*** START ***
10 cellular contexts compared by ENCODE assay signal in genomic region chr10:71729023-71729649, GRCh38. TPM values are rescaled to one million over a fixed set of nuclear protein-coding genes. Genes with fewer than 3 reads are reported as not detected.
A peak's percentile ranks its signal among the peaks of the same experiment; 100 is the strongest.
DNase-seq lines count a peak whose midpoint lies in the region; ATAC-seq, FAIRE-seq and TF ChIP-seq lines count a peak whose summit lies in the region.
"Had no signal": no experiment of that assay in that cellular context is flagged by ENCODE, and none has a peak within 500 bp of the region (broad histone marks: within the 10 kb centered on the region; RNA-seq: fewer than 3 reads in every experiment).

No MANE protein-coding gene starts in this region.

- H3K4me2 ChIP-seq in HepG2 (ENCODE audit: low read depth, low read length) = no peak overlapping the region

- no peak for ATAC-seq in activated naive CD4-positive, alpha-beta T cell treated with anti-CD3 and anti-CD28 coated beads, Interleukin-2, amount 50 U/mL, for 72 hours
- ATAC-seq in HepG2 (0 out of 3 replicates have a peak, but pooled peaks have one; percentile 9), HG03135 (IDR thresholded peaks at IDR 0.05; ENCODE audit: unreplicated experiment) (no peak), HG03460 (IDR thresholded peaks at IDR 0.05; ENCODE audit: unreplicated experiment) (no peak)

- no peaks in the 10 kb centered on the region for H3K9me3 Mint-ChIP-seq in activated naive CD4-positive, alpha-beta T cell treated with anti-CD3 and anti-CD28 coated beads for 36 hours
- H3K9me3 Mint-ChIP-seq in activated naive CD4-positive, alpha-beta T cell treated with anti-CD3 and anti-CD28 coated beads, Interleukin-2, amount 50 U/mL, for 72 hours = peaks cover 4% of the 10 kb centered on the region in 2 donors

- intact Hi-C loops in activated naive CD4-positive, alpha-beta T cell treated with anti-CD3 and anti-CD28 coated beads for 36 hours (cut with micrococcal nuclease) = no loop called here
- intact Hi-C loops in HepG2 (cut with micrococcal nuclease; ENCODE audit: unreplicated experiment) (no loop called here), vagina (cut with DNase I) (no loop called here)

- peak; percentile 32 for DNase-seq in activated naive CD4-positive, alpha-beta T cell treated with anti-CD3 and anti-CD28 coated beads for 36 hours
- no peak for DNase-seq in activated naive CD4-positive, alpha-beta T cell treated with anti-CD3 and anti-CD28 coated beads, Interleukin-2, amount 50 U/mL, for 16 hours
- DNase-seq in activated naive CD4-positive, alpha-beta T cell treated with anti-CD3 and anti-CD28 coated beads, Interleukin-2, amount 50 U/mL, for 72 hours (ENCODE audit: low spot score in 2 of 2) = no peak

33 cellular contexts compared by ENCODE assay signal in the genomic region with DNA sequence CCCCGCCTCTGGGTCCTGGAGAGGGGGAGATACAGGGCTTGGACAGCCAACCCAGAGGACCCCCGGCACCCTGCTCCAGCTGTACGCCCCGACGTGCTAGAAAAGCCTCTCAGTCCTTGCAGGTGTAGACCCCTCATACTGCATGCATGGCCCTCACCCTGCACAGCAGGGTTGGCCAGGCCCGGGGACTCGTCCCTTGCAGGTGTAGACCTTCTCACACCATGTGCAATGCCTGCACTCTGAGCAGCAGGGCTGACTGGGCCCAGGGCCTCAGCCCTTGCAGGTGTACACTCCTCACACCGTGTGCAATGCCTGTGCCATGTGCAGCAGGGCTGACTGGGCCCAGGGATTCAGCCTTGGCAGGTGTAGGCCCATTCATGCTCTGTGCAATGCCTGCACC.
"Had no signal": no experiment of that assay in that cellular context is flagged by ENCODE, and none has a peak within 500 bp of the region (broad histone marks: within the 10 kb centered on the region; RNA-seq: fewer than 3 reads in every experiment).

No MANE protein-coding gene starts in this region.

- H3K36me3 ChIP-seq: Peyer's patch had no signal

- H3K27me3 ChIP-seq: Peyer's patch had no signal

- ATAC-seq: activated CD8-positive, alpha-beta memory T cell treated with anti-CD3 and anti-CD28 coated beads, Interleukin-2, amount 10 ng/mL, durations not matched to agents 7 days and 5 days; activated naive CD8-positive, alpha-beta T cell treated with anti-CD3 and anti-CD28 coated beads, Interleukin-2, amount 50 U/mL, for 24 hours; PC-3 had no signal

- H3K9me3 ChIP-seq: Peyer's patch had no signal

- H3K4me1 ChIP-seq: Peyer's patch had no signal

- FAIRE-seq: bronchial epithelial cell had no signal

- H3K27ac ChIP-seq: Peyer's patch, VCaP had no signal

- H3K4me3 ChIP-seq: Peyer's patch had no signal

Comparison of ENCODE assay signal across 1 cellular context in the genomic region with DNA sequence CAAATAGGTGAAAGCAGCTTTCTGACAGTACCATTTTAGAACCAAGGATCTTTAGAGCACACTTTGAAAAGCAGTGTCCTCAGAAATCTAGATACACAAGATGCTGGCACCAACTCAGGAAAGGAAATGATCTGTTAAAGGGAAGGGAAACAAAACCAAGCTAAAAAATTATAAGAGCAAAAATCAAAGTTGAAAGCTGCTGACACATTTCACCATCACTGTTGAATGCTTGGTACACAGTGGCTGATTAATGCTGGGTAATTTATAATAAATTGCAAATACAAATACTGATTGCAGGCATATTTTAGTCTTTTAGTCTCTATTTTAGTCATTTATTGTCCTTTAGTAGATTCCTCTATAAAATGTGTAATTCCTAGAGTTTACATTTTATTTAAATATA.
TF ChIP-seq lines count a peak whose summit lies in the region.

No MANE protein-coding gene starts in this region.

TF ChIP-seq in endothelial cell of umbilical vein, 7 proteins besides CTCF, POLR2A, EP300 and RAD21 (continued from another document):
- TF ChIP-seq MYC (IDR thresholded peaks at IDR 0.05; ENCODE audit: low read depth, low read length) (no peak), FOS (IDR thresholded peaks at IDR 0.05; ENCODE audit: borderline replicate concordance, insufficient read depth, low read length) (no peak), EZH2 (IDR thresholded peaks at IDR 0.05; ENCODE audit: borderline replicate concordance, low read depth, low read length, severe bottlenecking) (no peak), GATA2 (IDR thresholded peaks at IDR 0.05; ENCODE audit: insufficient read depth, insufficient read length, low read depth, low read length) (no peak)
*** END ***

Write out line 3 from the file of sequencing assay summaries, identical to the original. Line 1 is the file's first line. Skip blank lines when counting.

DNase-seq lines count a peak whose midpoint lies in the region; ATAC-seq, FAIRE-seq and TF ChIP-seq lines count a peak whose summit lies in the region.